The Motel Life
The hugely moving novel from Willy Vlautin, reissued with a new cover direction.
6 in stock
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Opening like an early Tom Waits barstool-tale, The Motel Life tells the story of two brothers, Frank and Jerry Lee. Taking to the road in an attempt to escape the hit and run accident caused by Jerry Lee, the novel goes back to tell the story of their unhappy lives. With intense feeling and compassion, Vlautin explores the frustrations and failed dreams of the two brothers – one a natural storyteller, the other an artist – and renders perfectly the sense of entrapment they feel. Will the kid’s death shock them out of their torpor or send them ever deeper into trouble? Can Annie James, a girl from their past, offer them any sort of redemption, however slim?
Interspersed with drawings that come to form an integral part of the narrative, The Motel Life is a poetic, moving, beautifully naïve and tragic fictional debut. Alongside such seminal works as Annie Proulx’s Postcards, Raymond Carver’s What we talk about when we talk about love and Denis Johnson’s Jesus’s Son, it should come to be seen as a classic of downbeat American prose.
If McMurtry, Johnson, McGuane and Carver need a fifth to make up a literary five-a-side team, they need look no further than Willy Vlautin. The Motel Life is about the moving acceptance of life as bad luck, heartbreak, and a consistently thwarted but resolutely unkillable hope. Redemption comes through story-telling, and this is a tale told in a beautiful tone of deadpan wonder.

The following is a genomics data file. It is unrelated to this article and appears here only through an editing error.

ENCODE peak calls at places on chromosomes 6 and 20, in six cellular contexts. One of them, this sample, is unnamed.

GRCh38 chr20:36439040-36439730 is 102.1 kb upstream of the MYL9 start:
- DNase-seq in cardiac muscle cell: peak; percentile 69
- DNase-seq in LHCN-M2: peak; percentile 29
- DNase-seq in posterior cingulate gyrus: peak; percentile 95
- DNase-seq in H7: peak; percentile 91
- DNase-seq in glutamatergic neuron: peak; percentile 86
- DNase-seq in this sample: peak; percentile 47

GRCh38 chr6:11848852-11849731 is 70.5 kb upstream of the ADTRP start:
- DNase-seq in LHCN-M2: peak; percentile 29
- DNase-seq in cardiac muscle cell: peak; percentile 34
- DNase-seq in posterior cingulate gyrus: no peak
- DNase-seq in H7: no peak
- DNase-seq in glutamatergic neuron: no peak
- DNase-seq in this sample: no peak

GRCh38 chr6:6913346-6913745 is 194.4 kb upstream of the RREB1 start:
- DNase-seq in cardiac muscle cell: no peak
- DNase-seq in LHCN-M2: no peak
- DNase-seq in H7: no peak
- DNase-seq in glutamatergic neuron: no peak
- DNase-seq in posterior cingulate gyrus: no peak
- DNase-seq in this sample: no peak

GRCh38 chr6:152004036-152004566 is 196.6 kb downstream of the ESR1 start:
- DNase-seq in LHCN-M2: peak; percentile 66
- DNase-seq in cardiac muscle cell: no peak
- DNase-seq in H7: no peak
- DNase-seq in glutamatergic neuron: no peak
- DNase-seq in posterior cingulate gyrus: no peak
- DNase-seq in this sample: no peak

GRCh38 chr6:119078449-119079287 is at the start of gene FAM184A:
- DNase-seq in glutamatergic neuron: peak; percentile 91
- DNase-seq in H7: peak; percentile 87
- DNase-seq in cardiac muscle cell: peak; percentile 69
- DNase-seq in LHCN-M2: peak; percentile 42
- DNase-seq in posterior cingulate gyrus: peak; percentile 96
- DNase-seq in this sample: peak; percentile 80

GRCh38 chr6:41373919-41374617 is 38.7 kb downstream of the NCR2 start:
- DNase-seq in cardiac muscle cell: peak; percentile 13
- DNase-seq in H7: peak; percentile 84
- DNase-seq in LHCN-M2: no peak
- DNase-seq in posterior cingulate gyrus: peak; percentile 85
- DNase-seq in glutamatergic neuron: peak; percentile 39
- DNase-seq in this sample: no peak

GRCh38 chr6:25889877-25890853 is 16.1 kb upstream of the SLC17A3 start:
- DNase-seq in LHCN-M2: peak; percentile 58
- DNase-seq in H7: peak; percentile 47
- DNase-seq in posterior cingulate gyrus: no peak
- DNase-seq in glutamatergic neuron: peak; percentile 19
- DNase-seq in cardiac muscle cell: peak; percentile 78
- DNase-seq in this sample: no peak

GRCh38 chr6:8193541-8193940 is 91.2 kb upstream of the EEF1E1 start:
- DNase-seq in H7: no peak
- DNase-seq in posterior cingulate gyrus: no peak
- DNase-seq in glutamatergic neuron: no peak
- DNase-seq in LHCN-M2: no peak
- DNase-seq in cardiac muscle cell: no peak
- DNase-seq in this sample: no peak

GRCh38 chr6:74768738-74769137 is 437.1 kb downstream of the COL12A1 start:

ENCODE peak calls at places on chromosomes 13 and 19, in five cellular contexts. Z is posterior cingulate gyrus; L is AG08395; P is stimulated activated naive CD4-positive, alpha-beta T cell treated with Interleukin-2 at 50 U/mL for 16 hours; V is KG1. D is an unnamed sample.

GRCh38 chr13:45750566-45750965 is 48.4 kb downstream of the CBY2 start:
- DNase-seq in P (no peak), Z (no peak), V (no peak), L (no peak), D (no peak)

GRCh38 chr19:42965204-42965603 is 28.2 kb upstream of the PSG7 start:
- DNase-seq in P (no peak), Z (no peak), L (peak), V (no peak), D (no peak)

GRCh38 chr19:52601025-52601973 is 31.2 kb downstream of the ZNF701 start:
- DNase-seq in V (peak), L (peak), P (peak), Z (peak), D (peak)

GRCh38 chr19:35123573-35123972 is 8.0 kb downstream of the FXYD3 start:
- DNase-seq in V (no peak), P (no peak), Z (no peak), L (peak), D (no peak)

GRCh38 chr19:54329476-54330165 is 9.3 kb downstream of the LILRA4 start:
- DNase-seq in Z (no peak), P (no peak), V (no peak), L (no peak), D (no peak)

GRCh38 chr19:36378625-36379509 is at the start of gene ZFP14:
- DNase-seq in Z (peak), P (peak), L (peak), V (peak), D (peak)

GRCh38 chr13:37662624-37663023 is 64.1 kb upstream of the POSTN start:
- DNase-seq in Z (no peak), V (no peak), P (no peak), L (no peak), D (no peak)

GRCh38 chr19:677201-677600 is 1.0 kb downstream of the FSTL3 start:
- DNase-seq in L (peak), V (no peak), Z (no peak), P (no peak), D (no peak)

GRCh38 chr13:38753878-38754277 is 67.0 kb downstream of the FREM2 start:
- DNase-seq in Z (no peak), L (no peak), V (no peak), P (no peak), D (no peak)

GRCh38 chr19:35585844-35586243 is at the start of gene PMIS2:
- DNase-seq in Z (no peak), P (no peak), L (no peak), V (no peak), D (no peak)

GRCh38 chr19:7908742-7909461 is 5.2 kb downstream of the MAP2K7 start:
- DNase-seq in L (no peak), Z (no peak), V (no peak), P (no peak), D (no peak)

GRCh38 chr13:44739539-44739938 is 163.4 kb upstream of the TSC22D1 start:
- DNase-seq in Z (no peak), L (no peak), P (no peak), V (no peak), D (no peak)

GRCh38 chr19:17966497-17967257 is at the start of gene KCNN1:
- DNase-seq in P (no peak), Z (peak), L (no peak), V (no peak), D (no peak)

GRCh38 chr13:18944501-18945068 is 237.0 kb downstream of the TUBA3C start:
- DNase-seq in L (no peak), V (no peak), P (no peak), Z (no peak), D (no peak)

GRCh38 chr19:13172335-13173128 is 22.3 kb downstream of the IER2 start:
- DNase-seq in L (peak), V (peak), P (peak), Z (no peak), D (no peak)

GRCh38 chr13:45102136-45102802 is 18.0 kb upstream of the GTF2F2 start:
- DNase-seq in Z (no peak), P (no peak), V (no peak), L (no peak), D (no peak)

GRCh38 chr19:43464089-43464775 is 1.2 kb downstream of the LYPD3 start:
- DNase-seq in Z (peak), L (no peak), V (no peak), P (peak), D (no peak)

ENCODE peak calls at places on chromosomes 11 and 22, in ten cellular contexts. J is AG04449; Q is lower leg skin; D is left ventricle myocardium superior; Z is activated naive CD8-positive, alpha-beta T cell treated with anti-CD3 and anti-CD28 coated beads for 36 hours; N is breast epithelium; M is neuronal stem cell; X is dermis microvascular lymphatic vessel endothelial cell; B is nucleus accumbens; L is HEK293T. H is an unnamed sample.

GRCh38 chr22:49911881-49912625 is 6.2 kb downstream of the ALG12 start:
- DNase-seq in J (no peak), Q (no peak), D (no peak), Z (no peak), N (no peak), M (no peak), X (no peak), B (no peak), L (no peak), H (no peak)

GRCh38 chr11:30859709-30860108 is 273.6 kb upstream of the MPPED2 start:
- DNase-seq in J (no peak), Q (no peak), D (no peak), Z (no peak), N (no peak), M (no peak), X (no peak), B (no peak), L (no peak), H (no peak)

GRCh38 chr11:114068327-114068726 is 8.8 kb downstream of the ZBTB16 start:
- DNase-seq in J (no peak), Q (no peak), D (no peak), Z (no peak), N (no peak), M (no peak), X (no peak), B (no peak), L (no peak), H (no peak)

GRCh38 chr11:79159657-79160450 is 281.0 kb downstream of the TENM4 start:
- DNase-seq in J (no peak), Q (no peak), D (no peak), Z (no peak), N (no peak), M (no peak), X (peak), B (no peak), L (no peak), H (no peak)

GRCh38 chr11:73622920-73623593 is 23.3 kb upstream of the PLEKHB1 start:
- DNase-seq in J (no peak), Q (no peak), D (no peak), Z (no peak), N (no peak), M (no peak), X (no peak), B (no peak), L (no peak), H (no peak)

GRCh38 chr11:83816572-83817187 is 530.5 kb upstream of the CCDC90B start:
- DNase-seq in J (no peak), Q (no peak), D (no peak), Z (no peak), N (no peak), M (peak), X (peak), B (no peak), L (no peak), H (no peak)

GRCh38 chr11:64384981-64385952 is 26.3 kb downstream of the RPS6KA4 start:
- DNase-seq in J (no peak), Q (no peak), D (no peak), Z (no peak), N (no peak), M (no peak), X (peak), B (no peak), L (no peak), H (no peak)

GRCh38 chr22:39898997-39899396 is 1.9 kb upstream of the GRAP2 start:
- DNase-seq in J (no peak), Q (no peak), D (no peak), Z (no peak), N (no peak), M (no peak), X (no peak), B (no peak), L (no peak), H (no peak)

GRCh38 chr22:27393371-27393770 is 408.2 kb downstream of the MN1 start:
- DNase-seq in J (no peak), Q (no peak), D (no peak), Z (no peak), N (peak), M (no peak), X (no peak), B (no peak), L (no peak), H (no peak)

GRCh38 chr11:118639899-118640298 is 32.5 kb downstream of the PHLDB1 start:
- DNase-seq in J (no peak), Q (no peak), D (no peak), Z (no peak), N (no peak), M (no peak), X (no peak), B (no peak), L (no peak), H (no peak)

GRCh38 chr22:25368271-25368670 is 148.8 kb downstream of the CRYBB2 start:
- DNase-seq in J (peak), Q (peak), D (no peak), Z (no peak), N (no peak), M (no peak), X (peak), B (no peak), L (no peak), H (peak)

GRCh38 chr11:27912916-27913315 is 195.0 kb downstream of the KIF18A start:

Acclaim for Willy Vlautin and Richmond Fontaine:
'Exquisitely bittersweet ... reading his lyrics made me wonder if it shouldn't be reviewed as our Book of the Month.'
'A fabulous addition to the all-too-slim canon of passionate, literary rock'n'roll.'
There are two particularly good fictional debuts: first, Willy Vlautin's The Motel Life, which echoes Of Mice and Men. The story of two brothers, it is set in a contemporary world of American highways, cheap diners and rundown lodging houses. The odds are stacked against the two, but the sadness of it all is mitigated by the resonance of the prose and a feeling I can only describe as "this is as it really is".
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